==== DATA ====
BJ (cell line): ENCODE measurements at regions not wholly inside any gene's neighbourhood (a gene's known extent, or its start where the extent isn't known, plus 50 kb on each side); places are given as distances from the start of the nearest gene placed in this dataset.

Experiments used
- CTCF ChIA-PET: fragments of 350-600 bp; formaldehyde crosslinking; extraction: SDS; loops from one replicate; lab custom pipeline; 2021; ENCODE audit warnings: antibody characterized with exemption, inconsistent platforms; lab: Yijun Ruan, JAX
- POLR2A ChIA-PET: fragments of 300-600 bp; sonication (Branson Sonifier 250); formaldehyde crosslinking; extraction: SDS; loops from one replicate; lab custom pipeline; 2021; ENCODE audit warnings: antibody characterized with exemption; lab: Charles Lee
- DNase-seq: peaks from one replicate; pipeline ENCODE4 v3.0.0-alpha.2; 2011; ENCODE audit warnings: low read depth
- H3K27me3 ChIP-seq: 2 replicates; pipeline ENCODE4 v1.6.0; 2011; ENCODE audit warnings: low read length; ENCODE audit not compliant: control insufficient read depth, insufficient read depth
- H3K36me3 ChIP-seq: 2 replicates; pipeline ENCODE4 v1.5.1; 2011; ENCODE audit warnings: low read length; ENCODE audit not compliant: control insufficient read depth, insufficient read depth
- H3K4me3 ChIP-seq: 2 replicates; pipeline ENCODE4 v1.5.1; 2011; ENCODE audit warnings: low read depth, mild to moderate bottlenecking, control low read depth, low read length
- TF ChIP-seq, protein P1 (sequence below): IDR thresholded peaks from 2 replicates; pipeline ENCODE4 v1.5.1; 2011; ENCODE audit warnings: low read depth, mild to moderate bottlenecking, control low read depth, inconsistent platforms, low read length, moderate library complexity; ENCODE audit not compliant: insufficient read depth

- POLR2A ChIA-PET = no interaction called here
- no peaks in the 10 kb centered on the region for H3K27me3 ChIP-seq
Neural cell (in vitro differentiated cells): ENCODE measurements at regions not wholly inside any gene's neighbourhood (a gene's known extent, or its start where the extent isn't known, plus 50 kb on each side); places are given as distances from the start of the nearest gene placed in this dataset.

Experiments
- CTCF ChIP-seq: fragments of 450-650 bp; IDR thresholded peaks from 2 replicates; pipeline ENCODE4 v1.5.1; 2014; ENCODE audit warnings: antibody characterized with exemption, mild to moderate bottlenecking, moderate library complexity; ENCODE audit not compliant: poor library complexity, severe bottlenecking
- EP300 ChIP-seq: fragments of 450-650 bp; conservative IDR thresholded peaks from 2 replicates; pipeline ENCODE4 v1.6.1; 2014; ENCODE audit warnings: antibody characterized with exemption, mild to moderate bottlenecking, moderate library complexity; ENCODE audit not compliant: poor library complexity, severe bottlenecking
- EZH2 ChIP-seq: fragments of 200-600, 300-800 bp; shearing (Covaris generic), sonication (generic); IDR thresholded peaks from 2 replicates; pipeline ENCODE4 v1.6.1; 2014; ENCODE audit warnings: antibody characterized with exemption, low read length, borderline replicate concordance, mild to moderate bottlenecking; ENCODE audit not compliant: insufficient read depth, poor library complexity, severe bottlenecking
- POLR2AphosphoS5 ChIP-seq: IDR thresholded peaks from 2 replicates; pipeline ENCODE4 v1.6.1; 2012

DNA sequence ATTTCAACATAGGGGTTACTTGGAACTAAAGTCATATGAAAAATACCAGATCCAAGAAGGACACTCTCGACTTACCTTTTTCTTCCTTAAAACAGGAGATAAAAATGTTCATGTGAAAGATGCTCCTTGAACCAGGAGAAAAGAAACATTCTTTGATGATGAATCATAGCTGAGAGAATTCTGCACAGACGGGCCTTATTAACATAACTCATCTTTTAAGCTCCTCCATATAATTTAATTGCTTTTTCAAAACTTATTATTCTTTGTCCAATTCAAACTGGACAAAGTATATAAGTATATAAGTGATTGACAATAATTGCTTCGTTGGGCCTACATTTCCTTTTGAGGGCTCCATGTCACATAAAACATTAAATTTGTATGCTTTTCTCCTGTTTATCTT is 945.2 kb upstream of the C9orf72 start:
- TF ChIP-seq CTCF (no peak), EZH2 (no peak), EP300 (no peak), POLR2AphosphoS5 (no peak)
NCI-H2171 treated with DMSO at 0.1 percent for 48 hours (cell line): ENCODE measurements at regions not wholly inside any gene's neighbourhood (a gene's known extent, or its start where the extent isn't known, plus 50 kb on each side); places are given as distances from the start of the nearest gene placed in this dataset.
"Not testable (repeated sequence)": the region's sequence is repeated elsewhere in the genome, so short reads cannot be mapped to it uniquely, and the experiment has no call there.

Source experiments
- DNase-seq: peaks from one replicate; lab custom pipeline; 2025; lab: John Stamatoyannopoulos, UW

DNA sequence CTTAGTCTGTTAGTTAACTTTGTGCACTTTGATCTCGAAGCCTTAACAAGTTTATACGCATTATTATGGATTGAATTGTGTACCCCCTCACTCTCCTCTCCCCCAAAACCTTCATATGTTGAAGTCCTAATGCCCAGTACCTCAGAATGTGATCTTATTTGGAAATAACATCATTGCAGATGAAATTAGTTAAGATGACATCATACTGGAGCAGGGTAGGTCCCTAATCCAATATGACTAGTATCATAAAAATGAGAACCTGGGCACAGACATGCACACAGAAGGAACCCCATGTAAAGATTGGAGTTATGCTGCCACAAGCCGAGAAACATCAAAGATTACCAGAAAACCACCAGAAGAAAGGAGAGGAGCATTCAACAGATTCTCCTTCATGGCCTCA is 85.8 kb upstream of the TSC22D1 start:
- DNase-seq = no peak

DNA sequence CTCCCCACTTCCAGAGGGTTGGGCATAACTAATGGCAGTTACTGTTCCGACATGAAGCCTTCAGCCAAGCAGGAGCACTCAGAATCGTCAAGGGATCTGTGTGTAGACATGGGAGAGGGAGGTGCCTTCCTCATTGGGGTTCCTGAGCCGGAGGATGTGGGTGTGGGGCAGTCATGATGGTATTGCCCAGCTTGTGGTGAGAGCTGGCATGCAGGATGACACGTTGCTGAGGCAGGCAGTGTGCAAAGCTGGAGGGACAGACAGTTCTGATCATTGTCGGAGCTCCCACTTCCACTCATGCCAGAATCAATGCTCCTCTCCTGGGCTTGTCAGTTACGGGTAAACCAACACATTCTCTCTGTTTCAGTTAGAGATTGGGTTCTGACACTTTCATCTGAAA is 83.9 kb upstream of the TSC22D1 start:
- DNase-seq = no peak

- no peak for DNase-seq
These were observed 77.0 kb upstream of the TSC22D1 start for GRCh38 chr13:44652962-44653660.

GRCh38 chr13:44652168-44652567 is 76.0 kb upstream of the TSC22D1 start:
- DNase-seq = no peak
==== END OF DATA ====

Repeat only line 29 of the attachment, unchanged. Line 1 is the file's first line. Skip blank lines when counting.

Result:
These were observed 77.0 kb upstream of the TSC22D1 start for GRCh38 chr13:44652962-44653660.